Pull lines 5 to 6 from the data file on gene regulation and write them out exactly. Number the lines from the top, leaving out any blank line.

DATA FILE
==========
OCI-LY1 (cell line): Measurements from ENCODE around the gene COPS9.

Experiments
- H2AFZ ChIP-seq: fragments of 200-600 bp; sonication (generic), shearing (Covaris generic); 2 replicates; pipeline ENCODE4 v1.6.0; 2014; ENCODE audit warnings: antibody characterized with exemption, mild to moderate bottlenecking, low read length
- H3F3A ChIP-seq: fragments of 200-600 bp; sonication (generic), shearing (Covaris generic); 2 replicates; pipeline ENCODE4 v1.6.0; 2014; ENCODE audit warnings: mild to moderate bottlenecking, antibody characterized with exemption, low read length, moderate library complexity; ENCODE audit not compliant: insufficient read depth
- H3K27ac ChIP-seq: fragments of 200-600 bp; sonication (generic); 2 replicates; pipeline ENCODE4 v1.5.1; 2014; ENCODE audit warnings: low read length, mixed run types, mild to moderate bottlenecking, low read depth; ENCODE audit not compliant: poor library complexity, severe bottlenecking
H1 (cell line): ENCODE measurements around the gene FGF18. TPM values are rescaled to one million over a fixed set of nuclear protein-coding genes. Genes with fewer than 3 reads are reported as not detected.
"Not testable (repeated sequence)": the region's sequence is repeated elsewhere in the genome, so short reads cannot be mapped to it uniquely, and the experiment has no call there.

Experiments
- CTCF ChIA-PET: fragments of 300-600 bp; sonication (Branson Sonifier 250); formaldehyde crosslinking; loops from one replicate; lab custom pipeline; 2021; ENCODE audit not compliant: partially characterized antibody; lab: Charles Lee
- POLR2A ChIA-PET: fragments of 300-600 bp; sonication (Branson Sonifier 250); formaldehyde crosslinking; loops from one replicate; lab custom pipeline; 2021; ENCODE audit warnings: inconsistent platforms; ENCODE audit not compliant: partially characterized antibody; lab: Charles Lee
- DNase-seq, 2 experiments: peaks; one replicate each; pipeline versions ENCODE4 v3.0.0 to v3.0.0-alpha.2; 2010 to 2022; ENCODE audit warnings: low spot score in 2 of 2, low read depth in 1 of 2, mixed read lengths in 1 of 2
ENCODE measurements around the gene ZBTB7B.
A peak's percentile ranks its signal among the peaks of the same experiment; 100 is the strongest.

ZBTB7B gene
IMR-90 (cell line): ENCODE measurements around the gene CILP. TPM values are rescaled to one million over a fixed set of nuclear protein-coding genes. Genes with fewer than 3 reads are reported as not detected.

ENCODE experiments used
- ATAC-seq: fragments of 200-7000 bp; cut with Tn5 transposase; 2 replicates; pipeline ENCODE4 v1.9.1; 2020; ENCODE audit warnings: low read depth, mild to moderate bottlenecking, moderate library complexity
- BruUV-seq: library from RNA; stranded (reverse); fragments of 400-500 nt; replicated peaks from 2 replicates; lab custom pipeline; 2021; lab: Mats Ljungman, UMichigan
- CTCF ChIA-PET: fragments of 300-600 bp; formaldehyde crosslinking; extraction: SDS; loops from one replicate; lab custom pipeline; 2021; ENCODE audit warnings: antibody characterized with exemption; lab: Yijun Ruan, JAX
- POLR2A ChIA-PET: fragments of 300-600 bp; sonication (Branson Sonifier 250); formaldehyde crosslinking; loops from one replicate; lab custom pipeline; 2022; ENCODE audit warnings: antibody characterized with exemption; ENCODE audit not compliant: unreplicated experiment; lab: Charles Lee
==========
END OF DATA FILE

- H3K27ac ChIP-seq: fragments of 200-600 bp; sonication (generic); 2 replicates; pipeline ENCODE4 v1.5.1; 2014; ENCODE audit warnings: low read length, mixed run types, mild to moderate bottlenecking, low read depth; ENCODE audit not compliant: poor library complexity, severe bottlenecking
H1 (cell line): ENCODE measurements around the gene FGF18. TPM values are rescaled to one million over a fixed set of nuclear protein-coding genes. Genes with fewer than 3 reads are reported as not detected.